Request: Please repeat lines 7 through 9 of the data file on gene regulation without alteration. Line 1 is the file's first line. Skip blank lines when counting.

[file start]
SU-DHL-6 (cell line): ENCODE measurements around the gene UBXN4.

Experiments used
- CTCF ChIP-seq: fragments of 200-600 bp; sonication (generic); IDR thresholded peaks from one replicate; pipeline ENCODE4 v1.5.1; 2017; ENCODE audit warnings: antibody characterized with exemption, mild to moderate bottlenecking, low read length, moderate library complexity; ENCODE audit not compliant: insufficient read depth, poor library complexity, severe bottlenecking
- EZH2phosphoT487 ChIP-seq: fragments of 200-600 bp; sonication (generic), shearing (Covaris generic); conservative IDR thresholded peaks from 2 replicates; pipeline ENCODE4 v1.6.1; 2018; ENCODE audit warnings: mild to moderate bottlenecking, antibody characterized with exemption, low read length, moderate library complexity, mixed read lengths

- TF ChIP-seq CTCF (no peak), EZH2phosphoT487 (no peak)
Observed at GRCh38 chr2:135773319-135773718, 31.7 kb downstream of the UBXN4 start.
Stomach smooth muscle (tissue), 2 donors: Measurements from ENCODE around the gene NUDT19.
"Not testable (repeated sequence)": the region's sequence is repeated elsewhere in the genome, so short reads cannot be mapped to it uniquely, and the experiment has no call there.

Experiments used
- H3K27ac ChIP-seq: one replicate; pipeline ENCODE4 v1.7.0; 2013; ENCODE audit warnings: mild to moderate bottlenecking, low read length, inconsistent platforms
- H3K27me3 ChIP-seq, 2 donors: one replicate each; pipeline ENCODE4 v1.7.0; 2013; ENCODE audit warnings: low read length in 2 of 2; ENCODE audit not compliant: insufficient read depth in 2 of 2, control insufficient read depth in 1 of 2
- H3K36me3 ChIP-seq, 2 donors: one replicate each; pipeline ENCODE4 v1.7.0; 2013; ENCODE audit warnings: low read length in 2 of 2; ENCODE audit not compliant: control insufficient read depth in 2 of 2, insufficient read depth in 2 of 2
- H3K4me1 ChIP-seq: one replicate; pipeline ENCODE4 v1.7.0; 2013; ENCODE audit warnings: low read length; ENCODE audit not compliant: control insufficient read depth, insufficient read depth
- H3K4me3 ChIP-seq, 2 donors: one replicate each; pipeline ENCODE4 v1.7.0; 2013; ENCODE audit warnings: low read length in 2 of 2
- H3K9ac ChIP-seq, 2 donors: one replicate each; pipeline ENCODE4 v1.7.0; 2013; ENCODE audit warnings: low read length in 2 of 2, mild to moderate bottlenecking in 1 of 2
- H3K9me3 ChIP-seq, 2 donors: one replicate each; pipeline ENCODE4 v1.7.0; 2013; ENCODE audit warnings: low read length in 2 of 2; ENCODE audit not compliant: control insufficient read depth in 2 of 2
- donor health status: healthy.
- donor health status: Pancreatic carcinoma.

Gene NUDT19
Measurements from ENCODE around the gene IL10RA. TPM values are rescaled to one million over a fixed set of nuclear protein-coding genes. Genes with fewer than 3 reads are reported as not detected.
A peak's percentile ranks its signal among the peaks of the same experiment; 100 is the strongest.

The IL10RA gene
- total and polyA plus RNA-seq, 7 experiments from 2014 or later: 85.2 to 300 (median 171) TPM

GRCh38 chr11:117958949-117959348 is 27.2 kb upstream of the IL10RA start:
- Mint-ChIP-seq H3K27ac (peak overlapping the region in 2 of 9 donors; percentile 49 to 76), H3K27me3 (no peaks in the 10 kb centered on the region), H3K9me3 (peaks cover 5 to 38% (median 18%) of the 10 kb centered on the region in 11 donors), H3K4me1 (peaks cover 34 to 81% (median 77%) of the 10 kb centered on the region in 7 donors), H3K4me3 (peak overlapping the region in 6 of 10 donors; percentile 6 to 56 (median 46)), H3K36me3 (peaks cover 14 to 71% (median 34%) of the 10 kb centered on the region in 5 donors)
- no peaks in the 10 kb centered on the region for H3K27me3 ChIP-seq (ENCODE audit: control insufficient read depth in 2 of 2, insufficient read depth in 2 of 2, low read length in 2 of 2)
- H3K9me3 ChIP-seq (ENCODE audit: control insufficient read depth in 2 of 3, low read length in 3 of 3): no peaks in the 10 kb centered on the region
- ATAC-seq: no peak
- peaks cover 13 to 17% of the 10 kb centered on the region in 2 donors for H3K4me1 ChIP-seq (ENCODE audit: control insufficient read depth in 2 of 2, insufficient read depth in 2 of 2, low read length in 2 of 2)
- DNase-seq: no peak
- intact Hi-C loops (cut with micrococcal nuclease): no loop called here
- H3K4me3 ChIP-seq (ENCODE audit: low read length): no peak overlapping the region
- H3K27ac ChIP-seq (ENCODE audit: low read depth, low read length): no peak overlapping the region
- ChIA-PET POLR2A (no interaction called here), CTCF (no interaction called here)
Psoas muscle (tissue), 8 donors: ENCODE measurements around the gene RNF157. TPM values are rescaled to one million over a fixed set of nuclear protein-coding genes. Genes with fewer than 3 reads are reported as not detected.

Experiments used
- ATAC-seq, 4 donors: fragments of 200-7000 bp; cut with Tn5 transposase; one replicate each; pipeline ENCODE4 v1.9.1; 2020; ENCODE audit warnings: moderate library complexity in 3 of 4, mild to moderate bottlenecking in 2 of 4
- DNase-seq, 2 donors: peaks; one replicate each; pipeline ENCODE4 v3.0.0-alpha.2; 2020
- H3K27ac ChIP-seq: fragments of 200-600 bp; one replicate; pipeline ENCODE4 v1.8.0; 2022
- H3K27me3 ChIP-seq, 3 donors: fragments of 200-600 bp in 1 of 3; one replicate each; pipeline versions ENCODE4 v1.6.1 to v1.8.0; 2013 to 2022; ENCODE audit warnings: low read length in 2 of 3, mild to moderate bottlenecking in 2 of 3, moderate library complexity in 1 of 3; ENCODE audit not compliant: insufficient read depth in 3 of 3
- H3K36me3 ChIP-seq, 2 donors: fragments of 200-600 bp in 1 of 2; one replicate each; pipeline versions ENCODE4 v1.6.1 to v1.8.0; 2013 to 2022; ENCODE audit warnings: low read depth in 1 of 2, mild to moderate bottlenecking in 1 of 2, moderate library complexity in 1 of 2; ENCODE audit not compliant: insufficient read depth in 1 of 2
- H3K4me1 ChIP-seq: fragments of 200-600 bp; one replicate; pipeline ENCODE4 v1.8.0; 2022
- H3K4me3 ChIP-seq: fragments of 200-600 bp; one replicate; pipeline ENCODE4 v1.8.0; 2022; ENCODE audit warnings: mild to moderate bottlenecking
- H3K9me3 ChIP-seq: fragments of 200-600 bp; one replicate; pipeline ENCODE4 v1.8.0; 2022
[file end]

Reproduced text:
Stomach smooth muscle (tissue), 2 donors: Measurements from ENCODE around the gene NUDT19.
"Not testable (repeated sequence)": the region's sequence is repeated elsewhere in the genome, so short reads cannot be mapped to it uniquely, and the experiment has no call there.

Experiments used